Every day Brings a New Twist to TYVIX, Benchmark for Treasury Volatility
The referendum in Greece on Sunday was a non-event for Treasury volatility. TYVIX opened at 6.70 on Monday, 1.82% above its closing value on July 2nd, but by 10:30, TYVIX was back to 6.58. Equity and FX volatilities were more reactive. VIX opened 11.08% higher, EUVIX 6.71% higher, JYVIX 5.74% higher and BPVIX 3.32% higher.
After this open, Treasury prices began a rally which lasted until Thursday, as investors responded to mixed employment signals and the cautious tone of the FOMC’s minutes. On Thursday, Fed fund futures implied a higher probability that the Fed Fund target rate would only be uncorked in January 2016. The pressure to sell Treasuries seemed off. In addition, uncertainty about the European Union was driving investors to safe Treasuries. The demand from buy and hold investors at Wednesday’s auction for 10 year Treasury notes was strong, and Lipper reported a net inflow of $3.130 into taxable bond funds for the week ending on July 8th.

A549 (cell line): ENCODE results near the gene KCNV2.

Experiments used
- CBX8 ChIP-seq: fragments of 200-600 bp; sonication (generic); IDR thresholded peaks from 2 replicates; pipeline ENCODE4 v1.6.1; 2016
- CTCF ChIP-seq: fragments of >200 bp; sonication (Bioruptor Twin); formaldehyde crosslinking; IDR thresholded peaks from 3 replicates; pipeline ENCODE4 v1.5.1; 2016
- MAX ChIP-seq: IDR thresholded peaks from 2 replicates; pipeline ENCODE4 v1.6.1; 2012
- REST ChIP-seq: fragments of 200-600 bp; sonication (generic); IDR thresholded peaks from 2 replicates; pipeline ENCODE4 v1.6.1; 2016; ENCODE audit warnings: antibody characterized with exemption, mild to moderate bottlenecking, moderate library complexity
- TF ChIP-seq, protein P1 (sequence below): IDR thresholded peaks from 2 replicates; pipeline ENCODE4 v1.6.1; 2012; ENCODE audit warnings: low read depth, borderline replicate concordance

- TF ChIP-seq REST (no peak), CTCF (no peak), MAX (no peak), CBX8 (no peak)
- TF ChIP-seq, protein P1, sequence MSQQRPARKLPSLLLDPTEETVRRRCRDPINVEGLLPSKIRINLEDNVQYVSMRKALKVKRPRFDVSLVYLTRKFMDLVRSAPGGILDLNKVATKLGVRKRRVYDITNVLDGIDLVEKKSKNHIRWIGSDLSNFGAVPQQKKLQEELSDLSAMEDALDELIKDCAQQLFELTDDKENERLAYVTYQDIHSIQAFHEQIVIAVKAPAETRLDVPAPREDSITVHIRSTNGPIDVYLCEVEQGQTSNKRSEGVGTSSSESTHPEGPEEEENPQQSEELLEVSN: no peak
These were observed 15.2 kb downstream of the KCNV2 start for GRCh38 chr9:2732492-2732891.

Then on Friday morning, Greece’s new budget plan was out and Janet Yellen stated that the economy was ready for a rate increase this year. This broke the rally with the 10 year Treasury yields popping back to 2.39, about even with last Thursday. After the speech, TYVIX was down to 6.61 even with Monday’s close.
Figure 2 shows that the frequent twists and turns of Treasury futures since April 2015 have pushed TYVIX to a new higher level.
Figure 2: Ten-Year Treasury Futures
VXTY futures that expire from July 2015 to October 2015 are still in a tight contango pattern. With so much uncertainty, the futures have been meandering gently upward over the last two months, much as TYVIX has.
Figure 3: TYVIX Futures